Extinction learning and its retrieval micHeLLe g. craske anD Bram vervLiet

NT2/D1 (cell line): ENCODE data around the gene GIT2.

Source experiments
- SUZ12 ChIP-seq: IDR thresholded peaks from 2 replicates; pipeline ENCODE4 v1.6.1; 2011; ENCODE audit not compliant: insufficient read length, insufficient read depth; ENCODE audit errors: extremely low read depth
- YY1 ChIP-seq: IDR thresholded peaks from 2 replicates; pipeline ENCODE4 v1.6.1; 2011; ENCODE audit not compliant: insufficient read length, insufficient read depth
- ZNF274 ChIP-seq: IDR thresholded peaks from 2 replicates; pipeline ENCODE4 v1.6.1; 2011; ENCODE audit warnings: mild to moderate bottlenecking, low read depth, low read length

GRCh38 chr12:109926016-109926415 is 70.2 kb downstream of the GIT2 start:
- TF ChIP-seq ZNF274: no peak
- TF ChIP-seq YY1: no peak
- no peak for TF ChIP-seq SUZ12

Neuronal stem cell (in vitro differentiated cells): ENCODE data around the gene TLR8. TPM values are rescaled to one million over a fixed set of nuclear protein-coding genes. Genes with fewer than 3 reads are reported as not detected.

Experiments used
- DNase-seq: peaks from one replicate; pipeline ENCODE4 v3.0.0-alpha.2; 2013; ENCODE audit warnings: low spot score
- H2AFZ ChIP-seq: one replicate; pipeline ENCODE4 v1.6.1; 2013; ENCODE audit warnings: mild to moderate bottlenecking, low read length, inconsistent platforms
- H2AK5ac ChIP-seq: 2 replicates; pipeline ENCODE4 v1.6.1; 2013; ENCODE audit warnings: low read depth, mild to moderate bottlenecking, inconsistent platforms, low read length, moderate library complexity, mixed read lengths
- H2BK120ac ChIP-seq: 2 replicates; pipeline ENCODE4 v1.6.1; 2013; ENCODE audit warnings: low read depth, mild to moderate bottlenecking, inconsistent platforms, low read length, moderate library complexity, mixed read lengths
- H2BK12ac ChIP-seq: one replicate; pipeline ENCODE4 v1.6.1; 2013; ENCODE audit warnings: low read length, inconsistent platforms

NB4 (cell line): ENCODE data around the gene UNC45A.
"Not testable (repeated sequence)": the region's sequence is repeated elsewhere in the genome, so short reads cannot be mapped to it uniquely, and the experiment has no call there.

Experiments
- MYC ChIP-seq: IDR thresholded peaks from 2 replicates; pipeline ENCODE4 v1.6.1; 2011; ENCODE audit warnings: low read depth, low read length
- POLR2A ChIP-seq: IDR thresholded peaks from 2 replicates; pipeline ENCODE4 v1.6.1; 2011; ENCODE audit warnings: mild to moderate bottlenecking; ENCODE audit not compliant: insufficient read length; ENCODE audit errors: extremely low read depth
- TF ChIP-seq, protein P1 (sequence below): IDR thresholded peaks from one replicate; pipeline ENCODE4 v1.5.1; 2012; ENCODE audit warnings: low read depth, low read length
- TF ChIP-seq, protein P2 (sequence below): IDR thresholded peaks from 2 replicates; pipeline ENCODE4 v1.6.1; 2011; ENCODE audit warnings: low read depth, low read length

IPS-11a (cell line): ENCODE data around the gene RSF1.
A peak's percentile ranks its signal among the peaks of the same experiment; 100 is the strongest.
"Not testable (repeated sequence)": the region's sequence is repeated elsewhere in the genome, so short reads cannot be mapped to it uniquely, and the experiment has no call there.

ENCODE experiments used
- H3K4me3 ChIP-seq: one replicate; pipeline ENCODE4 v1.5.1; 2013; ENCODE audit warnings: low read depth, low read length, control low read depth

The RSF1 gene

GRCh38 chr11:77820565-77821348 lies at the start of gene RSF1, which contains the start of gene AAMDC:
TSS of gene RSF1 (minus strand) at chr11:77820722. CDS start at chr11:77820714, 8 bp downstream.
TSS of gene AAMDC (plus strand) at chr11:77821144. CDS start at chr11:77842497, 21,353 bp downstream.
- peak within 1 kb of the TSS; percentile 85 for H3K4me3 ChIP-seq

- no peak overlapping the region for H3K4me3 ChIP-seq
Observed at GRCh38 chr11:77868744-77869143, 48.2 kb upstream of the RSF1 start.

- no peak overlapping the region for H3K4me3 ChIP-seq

Fear conditioning involves learning a relationship between a neutral stimulus, the conditional stimulus (CS), and an innately aversive stimulus (the unconditional stimulus, US), such that the CS elicits a conditional response (CR). Fear conditioning has been applied as an etiological model for phobias and anxiety disorders. Fear extinction involves the decay of CRs with repeated presentations of the CS without the US. Deficits in fear extinction are believed to contribute to the persistence of phobias and anxiety disorders, and the process of fear extinction parallels the clinical practice of exposure therapy for anxiety disorders. Significant advances have been made in the behavioral and neurobiological mechanisms underlying extinction, their relevance to phobias and anxiety disorders, and their translation to exposure therapy. The specific line of research covered in this article pertains to the theory that extinction involves the formation of a new inhibitory association between representations of the CS and the US, which actively suppresses the US memory. Thus, the amount of fear expressed after completion of extinction training is dependent on which set of associations is retrieved, the initial excitatory association or the newly formed inhibitory association (Bouton, 2002). This retrieval model of extinction is described in detail by Nelson (in this volume). Herein, we review the neurobiological evidence, and strategies for enhancing the formation and retrieval of inhibitory associations, and their translation to exposure therapy for anxious individuals who appear to show deficits in inhibitory learning.